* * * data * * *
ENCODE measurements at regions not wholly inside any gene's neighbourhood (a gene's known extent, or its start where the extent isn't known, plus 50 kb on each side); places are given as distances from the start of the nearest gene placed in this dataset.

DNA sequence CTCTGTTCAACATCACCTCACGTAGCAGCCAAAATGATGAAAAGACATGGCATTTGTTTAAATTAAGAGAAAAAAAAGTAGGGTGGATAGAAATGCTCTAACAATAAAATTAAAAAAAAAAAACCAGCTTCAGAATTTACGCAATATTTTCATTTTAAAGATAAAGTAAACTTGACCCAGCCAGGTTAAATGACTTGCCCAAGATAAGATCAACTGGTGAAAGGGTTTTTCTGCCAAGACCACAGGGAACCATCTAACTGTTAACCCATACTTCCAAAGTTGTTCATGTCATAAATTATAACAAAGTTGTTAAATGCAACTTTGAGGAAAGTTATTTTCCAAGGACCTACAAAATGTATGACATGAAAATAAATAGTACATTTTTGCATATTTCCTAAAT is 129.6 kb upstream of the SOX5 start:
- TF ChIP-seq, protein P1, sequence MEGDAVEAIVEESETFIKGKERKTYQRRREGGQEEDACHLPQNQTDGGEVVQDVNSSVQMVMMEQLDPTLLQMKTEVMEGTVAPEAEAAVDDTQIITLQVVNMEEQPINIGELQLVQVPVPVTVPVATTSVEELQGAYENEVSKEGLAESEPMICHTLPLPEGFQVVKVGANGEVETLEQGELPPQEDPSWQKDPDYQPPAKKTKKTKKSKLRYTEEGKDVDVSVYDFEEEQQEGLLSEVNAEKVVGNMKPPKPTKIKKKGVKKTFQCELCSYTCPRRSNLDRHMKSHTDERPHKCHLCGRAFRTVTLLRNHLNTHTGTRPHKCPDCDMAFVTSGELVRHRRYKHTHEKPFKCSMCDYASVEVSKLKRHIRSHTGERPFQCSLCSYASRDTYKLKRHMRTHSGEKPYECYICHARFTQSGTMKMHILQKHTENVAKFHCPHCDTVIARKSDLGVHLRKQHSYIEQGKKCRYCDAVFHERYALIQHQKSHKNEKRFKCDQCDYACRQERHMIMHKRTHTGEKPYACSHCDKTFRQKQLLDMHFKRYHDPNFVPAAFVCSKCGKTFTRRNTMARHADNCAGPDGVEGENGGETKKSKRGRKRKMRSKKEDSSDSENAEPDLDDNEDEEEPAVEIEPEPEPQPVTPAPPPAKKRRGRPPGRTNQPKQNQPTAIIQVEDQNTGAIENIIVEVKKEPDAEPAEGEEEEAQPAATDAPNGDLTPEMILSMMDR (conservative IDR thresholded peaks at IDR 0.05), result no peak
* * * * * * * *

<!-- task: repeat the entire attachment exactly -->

ENCODE measurements at regions not wholly inside any gene's neighbourhood (a gene's known extent, or its start where the extent isn't known, plus 50 kb on each side); places are given as distances from the start of the nearest gene placed in this dataset.

DNA sequence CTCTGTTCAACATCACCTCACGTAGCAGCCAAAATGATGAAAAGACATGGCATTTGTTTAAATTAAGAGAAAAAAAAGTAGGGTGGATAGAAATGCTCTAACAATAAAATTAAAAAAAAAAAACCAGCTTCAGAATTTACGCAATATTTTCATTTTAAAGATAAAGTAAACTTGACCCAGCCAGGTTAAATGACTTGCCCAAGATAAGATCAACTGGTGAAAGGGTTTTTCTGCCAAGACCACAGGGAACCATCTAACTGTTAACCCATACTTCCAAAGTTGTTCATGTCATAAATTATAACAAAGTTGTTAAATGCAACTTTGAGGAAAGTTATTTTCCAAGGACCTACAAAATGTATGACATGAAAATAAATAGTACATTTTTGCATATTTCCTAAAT is 129.6 kb upstream of the SOX5 start:
- TF ChIP-seq, protein P1, sequence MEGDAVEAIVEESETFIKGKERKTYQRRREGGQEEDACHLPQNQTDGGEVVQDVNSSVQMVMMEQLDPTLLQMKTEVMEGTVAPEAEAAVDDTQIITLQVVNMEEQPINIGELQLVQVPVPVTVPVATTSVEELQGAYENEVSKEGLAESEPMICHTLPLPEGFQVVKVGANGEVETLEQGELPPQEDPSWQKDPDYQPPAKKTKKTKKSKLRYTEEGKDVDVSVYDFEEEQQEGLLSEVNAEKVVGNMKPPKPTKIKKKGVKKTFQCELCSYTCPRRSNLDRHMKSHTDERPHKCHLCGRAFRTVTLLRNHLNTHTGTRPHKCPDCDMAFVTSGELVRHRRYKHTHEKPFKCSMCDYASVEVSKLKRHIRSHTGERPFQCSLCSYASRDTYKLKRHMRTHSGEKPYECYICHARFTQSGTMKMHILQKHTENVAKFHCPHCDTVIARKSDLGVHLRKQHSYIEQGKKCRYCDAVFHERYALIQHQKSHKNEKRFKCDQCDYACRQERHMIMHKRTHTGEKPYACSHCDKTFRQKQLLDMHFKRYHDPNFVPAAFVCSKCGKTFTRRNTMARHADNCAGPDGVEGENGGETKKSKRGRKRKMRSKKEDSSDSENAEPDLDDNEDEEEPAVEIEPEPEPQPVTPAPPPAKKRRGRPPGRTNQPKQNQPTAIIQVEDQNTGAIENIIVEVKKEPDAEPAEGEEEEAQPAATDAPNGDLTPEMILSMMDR (conservative IDR thresholded peaks at IDR 0.05), result no peak